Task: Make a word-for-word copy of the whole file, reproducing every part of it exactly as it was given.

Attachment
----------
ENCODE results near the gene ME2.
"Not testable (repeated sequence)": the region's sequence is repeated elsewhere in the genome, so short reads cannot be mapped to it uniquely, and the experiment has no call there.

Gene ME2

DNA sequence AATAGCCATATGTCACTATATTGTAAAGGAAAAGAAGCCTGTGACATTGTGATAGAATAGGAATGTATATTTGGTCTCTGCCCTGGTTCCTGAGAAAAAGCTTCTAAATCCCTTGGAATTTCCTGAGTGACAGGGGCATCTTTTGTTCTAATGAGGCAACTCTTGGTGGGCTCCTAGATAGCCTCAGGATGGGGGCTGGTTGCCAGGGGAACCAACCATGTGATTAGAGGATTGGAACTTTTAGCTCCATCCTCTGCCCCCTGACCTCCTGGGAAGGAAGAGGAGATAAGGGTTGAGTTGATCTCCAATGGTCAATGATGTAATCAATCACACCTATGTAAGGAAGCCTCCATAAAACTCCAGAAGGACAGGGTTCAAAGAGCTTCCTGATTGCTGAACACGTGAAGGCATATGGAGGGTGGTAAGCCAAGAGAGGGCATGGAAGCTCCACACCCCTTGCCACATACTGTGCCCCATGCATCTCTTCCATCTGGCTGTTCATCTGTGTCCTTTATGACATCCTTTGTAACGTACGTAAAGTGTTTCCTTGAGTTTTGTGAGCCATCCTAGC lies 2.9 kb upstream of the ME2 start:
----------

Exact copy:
ENCODE results near the gene ME2.
"Not testable (repeated sequence)": the region's sequence is repeated elsewhere in the genome, so short reads cannot be mapped to it uniquely, and the experiment has no call there.

Gene ME2

DNA sequence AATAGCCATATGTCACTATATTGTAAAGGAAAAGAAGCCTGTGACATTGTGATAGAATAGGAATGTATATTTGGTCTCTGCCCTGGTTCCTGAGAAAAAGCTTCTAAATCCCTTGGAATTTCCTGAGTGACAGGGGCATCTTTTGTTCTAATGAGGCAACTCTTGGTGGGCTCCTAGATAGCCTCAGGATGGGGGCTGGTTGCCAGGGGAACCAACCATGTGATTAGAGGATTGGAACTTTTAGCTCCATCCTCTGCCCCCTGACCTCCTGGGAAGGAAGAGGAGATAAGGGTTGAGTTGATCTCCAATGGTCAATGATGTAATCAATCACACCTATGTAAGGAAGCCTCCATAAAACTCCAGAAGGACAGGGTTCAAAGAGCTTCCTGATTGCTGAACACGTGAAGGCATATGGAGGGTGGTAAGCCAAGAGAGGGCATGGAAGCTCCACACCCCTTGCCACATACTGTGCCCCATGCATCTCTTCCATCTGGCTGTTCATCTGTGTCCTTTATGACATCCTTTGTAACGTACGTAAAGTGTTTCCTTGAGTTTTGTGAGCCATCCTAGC lies 2.9 kb upstream of the ME2 start: